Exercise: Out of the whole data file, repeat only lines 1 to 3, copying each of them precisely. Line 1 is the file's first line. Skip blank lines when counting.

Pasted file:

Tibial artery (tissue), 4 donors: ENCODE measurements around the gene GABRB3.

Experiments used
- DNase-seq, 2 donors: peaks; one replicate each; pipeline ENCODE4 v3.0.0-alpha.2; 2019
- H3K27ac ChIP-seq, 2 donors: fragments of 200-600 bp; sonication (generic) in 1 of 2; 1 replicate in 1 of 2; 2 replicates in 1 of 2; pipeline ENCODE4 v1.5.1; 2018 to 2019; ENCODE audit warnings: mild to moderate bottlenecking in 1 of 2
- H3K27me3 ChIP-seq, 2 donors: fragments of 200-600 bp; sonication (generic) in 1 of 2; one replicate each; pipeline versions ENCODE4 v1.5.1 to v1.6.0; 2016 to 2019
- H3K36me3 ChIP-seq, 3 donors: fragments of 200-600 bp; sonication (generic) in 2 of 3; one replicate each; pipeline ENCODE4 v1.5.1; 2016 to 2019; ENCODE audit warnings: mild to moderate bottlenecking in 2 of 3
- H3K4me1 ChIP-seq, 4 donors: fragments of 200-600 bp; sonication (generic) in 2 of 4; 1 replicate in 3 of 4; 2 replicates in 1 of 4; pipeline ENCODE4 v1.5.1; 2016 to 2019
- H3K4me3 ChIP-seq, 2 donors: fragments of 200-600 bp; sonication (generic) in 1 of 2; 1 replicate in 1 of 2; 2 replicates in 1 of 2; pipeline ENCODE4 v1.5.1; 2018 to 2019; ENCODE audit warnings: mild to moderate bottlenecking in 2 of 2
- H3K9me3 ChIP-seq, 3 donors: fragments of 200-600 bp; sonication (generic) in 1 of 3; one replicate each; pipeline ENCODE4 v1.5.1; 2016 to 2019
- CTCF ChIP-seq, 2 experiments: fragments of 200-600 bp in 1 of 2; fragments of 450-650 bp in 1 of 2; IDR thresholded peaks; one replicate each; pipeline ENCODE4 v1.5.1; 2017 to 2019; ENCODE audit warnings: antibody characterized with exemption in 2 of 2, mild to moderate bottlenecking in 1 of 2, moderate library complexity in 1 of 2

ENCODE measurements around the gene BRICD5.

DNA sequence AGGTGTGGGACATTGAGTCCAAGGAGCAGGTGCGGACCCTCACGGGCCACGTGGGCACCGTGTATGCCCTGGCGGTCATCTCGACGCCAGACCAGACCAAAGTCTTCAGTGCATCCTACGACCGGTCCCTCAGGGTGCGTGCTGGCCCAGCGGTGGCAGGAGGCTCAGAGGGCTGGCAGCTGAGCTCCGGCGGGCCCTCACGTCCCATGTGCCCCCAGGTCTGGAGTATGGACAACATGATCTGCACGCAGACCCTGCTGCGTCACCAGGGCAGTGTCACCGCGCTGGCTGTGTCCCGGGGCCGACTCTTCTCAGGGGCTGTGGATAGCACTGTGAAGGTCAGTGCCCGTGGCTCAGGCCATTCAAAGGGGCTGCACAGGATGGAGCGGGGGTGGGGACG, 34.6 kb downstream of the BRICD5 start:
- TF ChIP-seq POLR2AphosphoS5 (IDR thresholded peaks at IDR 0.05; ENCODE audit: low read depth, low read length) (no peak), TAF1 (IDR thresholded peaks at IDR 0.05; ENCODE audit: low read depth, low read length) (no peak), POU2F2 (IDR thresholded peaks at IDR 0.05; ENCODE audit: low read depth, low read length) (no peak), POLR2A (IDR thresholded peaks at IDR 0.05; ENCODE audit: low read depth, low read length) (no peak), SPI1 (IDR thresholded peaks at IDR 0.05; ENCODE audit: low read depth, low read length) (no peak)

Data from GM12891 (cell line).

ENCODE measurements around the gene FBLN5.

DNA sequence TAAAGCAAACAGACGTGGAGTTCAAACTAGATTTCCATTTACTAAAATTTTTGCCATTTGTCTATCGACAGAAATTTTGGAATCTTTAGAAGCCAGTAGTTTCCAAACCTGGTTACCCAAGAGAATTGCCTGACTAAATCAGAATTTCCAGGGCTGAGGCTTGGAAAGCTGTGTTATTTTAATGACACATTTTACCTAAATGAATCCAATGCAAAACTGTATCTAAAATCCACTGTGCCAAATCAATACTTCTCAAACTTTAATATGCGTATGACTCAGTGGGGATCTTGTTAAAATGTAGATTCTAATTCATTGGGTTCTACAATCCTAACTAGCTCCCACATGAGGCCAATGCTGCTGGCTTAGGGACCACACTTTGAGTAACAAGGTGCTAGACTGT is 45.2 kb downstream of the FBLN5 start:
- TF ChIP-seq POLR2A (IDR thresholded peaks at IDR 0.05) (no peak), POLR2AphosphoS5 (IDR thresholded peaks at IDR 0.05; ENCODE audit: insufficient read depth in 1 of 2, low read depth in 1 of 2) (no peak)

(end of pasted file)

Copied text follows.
Tibial artery (tissue), 4 donors: ENCODE measurements around the gene GABRB3.

Experiments used
- DNase-seq, 2 donors: peaks; one replicate each; pipeline ENCODE4 v3.0.0-alpha.2; 2019